It wouldn’t be much of a stretch to say that here at Hackaday, we’re about as geeky as they come. Having said that, even we were surprised to hear that there are people out there who collect elements. Far be it from us to knock how anyone else wishes to fill their days, but telling somebody at a party that you collect chemical elements is like one step up from saying you’ve got a mold and fungus collection at home. Even then, at least a completed mold and fungus collection won’t be radioactive.
But if you’re going to spend your spare time working on a nerdy and potentially deadly collection, you might as well put it into an appropriate display case. You can’t just leave your Polonium sitting around on the kitchen counter. That’s the idea behind the interactive periodic table built by [Maclsk], and we’ve got to admit, if we get to put it in a case this awesome we might have to start our own collection.
A large portion of this project is building the wooden display case itself as, strangely enough, IKEA doesn’t currently stock a shelving unit that’s in the shape of the periodic table. The individual cells and edge molding are made of pine, the back panel is MDF, and the front of the display is faced off with thin strips of balsa to cover up all the joints. Holes were then drilled into the back of each cell for the LED wiring, and finally the entire frame was painted white.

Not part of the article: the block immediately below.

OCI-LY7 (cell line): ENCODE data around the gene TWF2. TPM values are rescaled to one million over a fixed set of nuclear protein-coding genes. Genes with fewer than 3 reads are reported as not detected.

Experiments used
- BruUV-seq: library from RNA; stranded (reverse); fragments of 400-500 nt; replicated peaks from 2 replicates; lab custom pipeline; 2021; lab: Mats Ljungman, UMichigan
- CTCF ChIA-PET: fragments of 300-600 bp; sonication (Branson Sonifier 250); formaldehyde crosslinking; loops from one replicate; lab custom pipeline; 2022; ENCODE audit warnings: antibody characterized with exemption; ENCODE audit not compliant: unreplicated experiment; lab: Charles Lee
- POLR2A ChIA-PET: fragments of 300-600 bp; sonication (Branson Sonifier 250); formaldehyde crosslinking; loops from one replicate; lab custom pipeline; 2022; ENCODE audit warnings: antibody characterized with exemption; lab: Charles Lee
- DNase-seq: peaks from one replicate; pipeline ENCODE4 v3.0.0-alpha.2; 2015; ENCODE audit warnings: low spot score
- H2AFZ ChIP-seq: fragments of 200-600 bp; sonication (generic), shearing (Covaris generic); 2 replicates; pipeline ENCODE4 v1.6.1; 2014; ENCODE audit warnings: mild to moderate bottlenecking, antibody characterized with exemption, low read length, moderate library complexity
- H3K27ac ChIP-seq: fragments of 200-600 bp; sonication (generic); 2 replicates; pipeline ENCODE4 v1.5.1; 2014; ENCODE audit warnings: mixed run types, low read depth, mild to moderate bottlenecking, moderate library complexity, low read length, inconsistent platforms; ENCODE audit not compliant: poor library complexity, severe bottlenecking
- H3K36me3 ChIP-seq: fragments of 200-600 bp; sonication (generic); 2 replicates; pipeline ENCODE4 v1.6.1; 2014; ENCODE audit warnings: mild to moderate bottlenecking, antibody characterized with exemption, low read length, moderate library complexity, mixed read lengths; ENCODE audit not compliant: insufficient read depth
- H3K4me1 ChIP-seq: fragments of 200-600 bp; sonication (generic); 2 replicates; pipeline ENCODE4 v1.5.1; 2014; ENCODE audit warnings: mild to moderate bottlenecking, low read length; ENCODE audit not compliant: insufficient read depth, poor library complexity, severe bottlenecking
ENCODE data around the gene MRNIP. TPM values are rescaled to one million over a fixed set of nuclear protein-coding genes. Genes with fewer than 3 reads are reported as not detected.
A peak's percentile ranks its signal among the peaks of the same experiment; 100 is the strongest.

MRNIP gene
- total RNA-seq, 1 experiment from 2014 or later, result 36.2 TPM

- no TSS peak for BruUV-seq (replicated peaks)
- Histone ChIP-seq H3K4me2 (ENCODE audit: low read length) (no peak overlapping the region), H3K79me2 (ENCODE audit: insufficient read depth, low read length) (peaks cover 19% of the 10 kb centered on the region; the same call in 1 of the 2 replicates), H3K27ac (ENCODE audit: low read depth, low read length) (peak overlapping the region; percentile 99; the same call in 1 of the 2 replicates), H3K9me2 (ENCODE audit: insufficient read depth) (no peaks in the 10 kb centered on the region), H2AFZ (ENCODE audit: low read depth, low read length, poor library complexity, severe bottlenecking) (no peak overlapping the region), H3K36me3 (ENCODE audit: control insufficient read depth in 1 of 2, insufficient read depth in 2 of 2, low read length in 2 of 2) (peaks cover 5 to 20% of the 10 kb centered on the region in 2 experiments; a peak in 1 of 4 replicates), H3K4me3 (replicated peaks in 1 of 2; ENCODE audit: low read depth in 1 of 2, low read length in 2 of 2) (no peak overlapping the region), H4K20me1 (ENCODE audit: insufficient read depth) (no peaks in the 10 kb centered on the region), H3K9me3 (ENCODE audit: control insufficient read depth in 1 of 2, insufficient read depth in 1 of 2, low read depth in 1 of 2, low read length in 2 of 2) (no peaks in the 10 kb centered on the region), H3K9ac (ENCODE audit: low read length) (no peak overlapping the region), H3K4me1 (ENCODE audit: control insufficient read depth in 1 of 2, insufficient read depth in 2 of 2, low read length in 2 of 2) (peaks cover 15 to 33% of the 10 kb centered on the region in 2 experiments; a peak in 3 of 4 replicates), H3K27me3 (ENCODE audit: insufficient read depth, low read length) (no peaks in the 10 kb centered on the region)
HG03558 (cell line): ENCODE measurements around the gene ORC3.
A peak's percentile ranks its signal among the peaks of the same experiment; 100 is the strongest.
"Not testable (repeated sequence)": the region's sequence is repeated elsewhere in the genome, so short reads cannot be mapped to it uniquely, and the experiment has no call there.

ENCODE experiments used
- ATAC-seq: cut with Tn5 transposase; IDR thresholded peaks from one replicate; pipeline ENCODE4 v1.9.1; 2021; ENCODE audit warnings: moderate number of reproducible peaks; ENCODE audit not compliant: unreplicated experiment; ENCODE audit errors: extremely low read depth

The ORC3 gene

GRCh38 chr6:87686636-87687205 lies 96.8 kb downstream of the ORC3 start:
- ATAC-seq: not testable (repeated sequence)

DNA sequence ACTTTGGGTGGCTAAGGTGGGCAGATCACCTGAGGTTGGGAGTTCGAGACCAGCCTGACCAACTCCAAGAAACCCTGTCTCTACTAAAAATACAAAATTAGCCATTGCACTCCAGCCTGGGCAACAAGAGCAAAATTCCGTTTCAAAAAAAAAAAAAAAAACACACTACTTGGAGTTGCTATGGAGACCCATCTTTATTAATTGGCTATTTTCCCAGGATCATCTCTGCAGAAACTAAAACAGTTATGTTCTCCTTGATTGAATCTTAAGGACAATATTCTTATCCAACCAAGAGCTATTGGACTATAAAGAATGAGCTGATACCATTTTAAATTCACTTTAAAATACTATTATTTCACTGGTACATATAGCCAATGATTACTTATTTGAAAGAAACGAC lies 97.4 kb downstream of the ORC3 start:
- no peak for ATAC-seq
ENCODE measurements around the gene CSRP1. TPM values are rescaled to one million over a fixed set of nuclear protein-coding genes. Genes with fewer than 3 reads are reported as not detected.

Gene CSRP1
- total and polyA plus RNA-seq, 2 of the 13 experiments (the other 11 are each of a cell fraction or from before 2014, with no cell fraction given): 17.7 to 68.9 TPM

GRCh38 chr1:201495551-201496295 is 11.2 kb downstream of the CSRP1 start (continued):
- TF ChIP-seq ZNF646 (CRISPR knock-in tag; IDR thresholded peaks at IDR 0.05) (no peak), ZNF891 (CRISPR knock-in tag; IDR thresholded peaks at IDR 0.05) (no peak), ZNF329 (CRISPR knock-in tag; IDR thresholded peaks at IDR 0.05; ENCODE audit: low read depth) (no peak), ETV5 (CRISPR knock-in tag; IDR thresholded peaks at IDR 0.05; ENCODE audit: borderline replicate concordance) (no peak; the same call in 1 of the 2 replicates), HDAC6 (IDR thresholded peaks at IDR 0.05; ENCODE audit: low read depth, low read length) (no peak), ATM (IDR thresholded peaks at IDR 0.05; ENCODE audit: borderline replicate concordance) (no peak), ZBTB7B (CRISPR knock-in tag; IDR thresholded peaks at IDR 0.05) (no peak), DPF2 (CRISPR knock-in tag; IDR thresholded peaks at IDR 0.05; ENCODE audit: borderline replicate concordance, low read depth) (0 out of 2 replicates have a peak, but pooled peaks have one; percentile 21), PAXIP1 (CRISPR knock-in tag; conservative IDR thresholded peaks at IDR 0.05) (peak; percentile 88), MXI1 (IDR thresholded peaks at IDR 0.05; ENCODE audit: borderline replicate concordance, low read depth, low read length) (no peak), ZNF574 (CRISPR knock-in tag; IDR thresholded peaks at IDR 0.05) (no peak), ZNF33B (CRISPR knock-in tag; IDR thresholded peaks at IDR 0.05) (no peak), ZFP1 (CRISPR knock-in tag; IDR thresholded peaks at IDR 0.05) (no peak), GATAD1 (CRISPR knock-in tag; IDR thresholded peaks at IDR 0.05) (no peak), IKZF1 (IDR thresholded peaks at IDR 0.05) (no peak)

Each cell contains an WS2812B RGB LED, which at maximum brightness draws 60mA. Given the 90 cells of the display case, [Maclsk] calculated a 5.4A power supply would be needed to keep everything lit up. However, he found a 4A power supply that made his budget happier, which he reasons will be fine as long as he doesn’t try to crank every cell up to maximum at the same time. Control for the display is provided by an Arduino Nano and HC05 Bluetooth module.
The final piece of the project was the Android application that allows the user to control the lighting. But it doesn’t just change colors and brightness, it’s actually a way to visualize information about the elements themselves. The user can do things like highlight certain groups of elements (say, only the radioactive ones), or light up individual cells in order of the year each element was discovered. Some of the information visualizations are demonstrated in the video below, and honestly, we’ve seen museum displays that weren’t this well done.
We last caught up with [Maclsk] when he created a very slick robotic wire cutting machine, which we can only assume was put to work for this particular project. Too bad he didn’t have a robot to handle the nearly 540 soldering joints it took to wire up all these LEDs.